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Lex maniac

Investigating changes in American English vocabulary over the last 40 years

Tag Archives: George W. Bush

dog whistle

(2000’s | journalese (politics) | “coded (signals),” “speaking to people in their own language,” “telling people what they want to hear”)

In its figurative political sense, “dog whistle” first began to turn up in quantity around 2000, primarily in the Australian press. When used down there, it was generally identified as an American expression. I’m not saying they were wrong — though in 2005, William Safire quoted an Australian reporter suggesting that the phrase may have originated in Australia after all — but LexisNexis coughs up precious few examples in America, or anywhere else, before 1995. None, really; the Washington Post defined the “dog whistle effect,” a pollster’s term, in 1988: “Respondents hear something in the question that researchers do not.” (I’m not sure if this remains a technical term in polling.) In 1995, a House Republican spake thus of Newt Gingrich: “When Newt and the others would talk about what was possible, it was like a dog whistle. Some people heard it and some people didn’t. If you were tuned into that frequency it made a lot of sense.” And that, of course, is the essence of the dog whistle. One group gets it full force and the others are blissfully unaware of the hidden message, giving the in group the added pleasure of putting one over on the uninitiated. If you want to express covert solidarity, use words and phrases that have special meaning for the target, but not for others. In fact, the phrase didn’t blossom in the U.S. until shortly after George W. Bush took office; he wooed evangelicals with snatches from hymns or Bible verses intended to elude listeners not versed in Christian vocabulary. Bush used religious rhetoric in much more open ways, but he also found subtler means to reassure that reliable chunk of his base. Dog whistles, in Australia as in the U.S., get more of a workout from politicians on the right — wonder why that is — so it’s telling that the concept was associated early on with Gingrich and his merry men.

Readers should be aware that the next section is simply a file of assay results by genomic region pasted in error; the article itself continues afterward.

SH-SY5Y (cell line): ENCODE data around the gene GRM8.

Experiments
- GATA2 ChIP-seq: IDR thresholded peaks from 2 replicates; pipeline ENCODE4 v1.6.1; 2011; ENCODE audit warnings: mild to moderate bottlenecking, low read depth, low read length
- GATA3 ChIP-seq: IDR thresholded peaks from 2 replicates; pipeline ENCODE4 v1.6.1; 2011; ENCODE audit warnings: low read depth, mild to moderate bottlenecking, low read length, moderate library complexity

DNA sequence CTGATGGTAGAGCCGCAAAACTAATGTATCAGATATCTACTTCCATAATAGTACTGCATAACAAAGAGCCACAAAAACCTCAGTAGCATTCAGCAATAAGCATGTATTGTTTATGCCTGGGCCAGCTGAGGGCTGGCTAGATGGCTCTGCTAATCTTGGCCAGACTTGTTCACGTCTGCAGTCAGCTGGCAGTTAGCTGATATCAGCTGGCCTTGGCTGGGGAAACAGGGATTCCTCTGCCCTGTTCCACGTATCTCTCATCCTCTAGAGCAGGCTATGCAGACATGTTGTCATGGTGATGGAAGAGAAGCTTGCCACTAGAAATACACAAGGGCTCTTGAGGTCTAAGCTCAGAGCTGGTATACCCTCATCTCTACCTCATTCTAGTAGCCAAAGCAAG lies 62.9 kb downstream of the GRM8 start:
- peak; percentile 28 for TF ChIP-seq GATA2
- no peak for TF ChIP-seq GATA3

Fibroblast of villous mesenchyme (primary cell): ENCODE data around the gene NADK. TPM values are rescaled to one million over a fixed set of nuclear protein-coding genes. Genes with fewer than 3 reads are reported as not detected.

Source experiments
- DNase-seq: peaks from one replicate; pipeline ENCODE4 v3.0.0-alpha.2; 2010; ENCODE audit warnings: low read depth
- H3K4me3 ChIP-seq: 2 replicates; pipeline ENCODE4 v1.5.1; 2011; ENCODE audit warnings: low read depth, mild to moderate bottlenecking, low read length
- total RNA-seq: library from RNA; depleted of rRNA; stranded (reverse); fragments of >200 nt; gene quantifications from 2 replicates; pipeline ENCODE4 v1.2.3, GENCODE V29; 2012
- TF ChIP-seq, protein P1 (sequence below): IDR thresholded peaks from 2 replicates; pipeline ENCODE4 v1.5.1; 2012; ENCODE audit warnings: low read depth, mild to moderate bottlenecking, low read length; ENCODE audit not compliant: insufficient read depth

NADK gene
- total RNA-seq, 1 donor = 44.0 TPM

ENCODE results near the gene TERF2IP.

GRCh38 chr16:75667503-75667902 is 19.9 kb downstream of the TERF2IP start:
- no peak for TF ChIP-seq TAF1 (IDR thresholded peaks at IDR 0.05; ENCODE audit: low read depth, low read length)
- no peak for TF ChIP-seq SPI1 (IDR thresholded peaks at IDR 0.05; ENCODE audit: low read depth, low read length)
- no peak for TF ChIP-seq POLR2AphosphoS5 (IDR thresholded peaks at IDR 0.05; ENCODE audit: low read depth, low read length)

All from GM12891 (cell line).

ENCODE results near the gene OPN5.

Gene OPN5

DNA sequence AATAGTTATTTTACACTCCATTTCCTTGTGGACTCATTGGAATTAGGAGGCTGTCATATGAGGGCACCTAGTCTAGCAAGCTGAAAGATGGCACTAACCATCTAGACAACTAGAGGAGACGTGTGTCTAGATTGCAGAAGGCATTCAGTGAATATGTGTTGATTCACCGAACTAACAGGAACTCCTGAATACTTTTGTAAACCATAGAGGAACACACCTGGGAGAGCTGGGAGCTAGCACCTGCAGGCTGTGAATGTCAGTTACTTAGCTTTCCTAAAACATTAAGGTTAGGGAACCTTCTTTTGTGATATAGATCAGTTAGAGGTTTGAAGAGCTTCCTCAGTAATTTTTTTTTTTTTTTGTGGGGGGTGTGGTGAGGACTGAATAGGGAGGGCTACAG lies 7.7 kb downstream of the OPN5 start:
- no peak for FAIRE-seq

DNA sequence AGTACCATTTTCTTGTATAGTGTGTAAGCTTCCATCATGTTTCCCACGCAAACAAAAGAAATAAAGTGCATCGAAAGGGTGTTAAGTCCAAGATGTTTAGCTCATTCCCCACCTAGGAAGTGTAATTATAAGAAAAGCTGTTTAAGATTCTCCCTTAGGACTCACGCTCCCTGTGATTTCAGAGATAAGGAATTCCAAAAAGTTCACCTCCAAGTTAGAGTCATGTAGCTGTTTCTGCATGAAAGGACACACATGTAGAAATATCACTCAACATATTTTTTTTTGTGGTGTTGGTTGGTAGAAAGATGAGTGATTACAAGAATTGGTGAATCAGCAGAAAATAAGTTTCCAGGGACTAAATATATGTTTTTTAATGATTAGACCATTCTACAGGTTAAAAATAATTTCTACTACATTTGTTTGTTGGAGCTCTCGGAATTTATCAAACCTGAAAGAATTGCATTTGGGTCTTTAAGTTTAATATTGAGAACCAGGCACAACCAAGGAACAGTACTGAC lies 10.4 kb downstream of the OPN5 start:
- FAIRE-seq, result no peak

The New York Times, not normally an outlier when it comes to contemporary usage, nevertheless defined “dog-whistle politics” thus in 2005: “handful of emotive issues that will hit voters like a high-pitched whistle,” ignoring the point of the metaphor but not exactly inaccurate, either. In the more regulation sense outlined above, the phrase has always been more common as an adjective, most often modifying “politics,” but it is also available as a noun. While it is possible to use it in other contexts, it is a political term par excellence. It captures one of the many kinds of duplicity required of politicians, though it’s more roundabout than the usual “I know an easy way to make everything better, and it won’t cost you a penny.”

In case anyone is wondering if the presidential election may have prompted this week’s musings, maybe you’re right. But for the most part, Trump didn’t bother with dog whistles, and that was one of the most extraordinary features of his campaign. Hillary did use dog whistles to talk to investment bankers, but she certainly made no effort to convince coal miners that she had a deep connection with them. It’s not entirely true that Trump dispensed with dog whistles, but coyness is not one of his attributes — which doesn’t mean he’s honest — and he did best when he trumpeted the yearnings and grievances of the white right. If the dog whistle loses its raison d’être in our politics, Trump will get the credit — or blame. Dog whistles are dishonorable, but they are also an acknowledgment of an accepted range of political discourse that does not permit slander, baseless accusations, or entirely fabricated “facts” to become the stuff of campaigns. When Trump wanted to fire up his base, he didn’t bother with the subliminal. And it worked better than anything else Republican presidential candidates have tried lately. Maybe all it proves is that many Republican voters don’t like indirect messages because they’re too dumb to interpret them. Give ’em a little rhetorical red meat, and they’ll follow you to the ends of the earth.

Thanks as always to lovely Liz from Queens, who has contributed countless expressions to the blog and continues to do so. My cup runneth over.

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listen to your body

(1980’s | athletese | “don’t overdo it”)

The injunction “listen to your body” has nothing to do with listening. The verb is an exact substitute for “pay attention.” Oh, you might not like the way your joints crack, but that’s only one corner of the room this expression occupies. The doctor listens to your body every time you go in for a check-up — that’s called “auscultation” — but this phrase has nothing to do with stethoscopes, or little rubber hammers, even though it’s always reflexive. You would never say, “Hey, doc, listen to my body. Something doesn’t feel right.”